Huge strides have been made in the past few decades for people with disabilities, especially in the areas of building accessibility and access to education, jobs and health care. One area of opportunity remains involvement and inclusion in church.
- Only 27% of young people with disabilities attend a youth group or small group.
- More than half (52%) of adults with intellectual disabilities didn’t attend a religious service in the prior month.
- Nearly three-quarters of teenagers with special needs who want to be involved in a youth group don’t have an opportunity to do so.
- And 56% of parents kept their child with disabilities from participating in religious activities because their churches weren’t able to support their needs.
Why are churches so behind the curve in this area? The reasons are diverse and wide-ranging.
“Many pastors don’t realize how far off they are,” said Jeff McNair, a professor of education and director of the master of arts program in disability studies at California Baptist University. “I’ve even heard people say, ‘Well, this church down the street offers that ministry, so we don’t have to.’”
“I’ve even heard people say, ‘Well, this church down the street offers that ministry, so we don’t have to.’”
“People see it as special or challenging. They say, ‘We’re called to serve the homeless or serve refugees — we aren’t called to serve special needs,’” said Shannon Pugh, director of the special needs ministry at Irving Bible Church, located in the Dallas-Fort Worth Metroplex.
McNair attributes part of the passing the buck to a lack of education — which starts well before a pastor enters the pulpit.
“You can probably count on one hand and not fill the hand how many seminaries address this,” McNair said. “To encourage Christian colleges and seminaries to develop this kind of thinking and teaching more would be brilliant. Oftentimes, the bottleneck to churches working in this area is the pastors — because the pastors haven’t been trained and they think it’s not important.”
“I help a lot of churches,” said Pugh, who started a networking group for churches in the DFW area to share ideas for addressing special needs. “The biggest question I get asked is how to handle behavior. The next is recruiting volunteers.”
“People think that whoever is leading it has to be specially qualified, that they have to be trained in special education or have a relative with a special need. That’s a huge misconception,” she said.
McNair has his students ask their pastors whether people with disabilities are a priority, and if so, what’s the evidence.
“A lot of pastors say, ‘We love everyone the same and all are welcome,’” McNair reported. “And that sounds very good, but some people with disabilities don’t have a way to get to church.”
McNair believes it’s important to remember that Jesus’ commandment was to “go and make disciples,” not “wait for the disciples to come to me.”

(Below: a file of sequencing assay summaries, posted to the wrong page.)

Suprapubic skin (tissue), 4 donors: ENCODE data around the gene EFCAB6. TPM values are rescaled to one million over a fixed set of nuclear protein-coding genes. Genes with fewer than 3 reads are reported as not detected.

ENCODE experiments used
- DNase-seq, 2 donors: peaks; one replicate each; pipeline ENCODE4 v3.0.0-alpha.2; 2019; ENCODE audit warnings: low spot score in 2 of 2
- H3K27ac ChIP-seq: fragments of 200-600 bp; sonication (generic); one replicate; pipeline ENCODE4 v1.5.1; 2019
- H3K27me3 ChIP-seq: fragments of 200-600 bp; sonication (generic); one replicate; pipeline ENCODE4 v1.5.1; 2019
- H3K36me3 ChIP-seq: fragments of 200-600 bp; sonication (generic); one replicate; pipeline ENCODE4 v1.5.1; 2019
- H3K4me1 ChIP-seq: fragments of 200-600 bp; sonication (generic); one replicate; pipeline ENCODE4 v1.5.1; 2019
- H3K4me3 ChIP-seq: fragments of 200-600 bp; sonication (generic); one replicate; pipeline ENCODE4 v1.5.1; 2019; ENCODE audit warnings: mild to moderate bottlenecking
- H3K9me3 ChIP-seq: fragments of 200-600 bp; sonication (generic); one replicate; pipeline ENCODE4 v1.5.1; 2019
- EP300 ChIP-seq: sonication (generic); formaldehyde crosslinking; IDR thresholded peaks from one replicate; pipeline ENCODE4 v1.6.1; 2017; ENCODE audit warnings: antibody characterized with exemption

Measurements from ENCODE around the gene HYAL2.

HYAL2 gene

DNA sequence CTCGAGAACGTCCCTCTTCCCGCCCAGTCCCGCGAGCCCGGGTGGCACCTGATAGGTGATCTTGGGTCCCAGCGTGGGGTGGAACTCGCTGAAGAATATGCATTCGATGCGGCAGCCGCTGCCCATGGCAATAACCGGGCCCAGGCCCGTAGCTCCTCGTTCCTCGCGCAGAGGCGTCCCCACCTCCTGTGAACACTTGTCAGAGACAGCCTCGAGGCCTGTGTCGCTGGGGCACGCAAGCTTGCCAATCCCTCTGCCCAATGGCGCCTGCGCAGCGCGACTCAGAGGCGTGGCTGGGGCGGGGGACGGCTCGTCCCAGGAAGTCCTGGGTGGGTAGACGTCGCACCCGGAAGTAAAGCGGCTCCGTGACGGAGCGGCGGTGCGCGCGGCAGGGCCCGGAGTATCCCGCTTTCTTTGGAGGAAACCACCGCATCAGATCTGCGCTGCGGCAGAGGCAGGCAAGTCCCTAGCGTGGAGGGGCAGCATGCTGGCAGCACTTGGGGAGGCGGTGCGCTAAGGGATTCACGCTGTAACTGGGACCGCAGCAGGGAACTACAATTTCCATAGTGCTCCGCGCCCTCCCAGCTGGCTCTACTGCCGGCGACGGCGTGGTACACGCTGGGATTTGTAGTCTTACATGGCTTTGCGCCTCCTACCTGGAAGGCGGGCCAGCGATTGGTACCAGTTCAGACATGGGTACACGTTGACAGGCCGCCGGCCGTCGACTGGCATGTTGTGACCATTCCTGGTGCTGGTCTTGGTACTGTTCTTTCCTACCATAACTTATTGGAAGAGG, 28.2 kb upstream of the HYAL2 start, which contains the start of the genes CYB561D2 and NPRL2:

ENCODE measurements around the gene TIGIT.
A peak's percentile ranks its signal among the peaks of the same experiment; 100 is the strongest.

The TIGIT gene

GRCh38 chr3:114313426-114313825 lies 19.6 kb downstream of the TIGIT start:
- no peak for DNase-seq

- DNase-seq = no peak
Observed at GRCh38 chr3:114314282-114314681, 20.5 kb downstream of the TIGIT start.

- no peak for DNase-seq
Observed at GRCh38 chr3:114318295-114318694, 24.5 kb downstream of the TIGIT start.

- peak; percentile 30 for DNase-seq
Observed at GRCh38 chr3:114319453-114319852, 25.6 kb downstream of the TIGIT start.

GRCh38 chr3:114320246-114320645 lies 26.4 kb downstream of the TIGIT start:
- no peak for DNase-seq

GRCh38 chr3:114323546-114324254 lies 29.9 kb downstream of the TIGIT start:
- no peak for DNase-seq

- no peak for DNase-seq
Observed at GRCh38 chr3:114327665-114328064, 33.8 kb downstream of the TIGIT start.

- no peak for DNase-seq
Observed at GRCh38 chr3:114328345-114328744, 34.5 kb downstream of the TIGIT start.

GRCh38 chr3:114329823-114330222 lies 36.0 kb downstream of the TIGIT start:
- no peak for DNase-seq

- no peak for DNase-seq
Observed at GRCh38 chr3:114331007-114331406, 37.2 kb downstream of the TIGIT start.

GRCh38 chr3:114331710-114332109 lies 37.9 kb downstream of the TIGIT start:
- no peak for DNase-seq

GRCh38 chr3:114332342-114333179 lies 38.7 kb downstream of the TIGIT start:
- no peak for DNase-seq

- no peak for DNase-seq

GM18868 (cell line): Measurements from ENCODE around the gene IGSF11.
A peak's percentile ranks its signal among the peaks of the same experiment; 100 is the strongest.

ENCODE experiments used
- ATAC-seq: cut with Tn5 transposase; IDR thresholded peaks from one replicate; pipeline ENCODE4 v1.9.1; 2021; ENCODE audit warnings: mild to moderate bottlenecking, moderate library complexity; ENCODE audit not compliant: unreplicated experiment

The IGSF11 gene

“People don’t understand how bad we are at this,” he said.
“If I’m supposed to love my neighbor, I can’t do that if my neighbor isn’t present.”
If churches have so many opportunities to improve, how can they get better?
“It starts with presence,” McNair said. “If I’m supposed to love my neighbor, I can’t do that if my neighbor isn’t present. One thing I’d expect to see is people with a variety of characteristics in every aspect of the church.”
“We have to let go of the notion that church has to look a certain way — that if you’re in worship, you stay in your seat and you’re quiet,” Pugh said. “I don’t know that it’s really what it’s supposed to look like.”
“If my building isn’t accessible, I build a ramp,” he said. “But if someone has a social deficit, what do you do? We have to make a change, and one way is to create social ramps, which kind of change the social environment so people with social deficits can access it.”
“Instead of saying, ‘I don’t understand your purpose,’ maybe I need to create a platform so your gifting can come out,” McNair suggested. “And if I don’t see your gifting, maybe that’s my fault.”
At IBC, Pugh said, they’ve explored how to have someone who can’t speak share their testimony, or how to include individuals with special needs in baptism. These are important things to think through “even if you don’t have a good answer,” she said.
Have a plan
Doing this work means “serving kids, teens and adults who have aggressive behavior — who throw toys, who scream, who leave the room when they aren’t supposed to,” Pugh said. “The reality is, you can’t just get a kid in there and let them hit everyone and not have a plan for that. But it’s easier to make a plan for that than you think.”
A good place to start is with respite programs, where individuals with special needs can get free care for a few hours each month. That allows parents to take time for themselves to go to dinner or run errands, and to seek out community with other parents in similar circumstances.
“If you have one family, start there,” Pugh said. “That is a baby step, but it’s something.” Then, you’ll be more prepared when a family with special needs visits on Sunday morning.
“These families are at home believing church is not an option,” Pugh said. “And you need to be ready for them.”
This story was made possible by gifts to the Mark Wingfield Fund for Interpretive Journalism.